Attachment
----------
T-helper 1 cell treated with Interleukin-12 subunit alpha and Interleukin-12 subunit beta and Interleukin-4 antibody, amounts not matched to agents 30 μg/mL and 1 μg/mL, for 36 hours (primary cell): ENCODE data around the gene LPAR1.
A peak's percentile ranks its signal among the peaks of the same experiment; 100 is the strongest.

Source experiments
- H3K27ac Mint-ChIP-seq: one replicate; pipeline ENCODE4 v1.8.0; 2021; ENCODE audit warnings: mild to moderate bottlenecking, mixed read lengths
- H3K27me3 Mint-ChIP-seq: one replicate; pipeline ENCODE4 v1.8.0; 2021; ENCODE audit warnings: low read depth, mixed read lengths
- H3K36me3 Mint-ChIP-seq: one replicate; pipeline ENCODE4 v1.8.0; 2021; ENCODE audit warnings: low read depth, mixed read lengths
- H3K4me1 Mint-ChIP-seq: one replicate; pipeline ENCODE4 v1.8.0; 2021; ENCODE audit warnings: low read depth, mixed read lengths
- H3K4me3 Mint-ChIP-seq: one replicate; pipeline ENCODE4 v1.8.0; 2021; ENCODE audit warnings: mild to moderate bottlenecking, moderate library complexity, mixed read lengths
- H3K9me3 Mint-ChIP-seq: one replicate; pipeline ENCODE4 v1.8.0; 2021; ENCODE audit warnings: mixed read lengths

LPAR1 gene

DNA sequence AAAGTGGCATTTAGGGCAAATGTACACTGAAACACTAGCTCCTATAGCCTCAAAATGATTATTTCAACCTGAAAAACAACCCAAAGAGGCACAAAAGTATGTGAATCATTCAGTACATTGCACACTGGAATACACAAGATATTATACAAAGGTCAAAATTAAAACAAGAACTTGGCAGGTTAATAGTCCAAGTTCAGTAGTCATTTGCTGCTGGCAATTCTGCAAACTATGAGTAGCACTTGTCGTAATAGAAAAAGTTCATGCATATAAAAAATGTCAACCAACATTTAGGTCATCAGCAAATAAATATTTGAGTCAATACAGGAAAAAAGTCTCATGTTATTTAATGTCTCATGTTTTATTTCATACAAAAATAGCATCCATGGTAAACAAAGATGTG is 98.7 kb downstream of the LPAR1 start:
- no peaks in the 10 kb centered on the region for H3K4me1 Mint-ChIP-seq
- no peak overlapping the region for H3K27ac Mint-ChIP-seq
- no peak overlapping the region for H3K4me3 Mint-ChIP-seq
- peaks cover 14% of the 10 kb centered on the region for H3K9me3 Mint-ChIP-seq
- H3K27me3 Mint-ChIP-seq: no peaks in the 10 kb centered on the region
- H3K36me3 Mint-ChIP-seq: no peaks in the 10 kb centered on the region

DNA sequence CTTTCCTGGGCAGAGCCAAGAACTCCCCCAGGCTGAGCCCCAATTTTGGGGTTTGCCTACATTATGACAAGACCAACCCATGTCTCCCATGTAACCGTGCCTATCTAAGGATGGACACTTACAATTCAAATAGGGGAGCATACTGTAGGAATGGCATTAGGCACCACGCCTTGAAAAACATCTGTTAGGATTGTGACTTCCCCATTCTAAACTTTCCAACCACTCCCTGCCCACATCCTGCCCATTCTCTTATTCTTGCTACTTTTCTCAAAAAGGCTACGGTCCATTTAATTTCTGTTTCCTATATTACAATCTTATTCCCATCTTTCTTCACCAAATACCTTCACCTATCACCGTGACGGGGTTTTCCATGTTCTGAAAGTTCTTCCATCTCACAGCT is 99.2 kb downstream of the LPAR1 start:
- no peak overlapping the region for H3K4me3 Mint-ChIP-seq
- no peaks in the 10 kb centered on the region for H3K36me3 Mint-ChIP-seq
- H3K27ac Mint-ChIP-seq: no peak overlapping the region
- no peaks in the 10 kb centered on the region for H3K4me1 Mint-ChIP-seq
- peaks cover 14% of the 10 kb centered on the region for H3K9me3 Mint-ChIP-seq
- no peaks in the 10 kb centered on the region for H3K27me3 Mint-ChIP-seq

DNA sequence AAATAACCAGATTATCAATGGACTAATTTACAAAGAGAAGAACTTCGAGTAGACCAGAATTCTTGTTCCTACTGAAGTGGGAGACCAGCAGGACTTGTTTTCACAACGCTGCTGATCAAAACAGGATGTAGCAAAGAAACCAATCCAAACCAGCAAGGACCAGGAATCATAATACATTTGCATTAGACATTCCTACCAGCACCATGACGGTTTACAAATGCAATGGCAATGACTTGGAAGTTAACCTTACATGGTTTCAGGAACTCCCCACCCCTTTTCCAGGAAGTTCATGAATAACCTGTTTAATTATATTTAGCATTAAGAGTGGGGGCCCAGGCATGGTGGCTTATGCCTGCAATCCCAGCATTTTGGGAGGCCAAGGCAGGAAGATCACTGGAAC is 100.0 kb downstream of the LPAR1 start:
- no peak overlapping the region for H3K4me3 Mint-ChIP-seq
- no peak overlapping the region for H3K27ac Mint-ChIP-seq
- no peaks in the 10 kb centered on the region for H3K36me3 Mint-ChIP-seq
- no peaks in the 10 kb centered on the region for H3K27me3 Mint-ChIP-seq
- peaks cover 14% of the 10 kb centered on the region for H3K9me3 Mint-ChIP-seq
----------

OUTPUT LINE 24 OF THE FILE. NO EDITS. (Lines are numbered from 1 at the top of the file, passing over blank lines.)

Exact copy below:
- no peaks in the 10 kb centered on the region for H3K27me3 Mint-ChIP-seq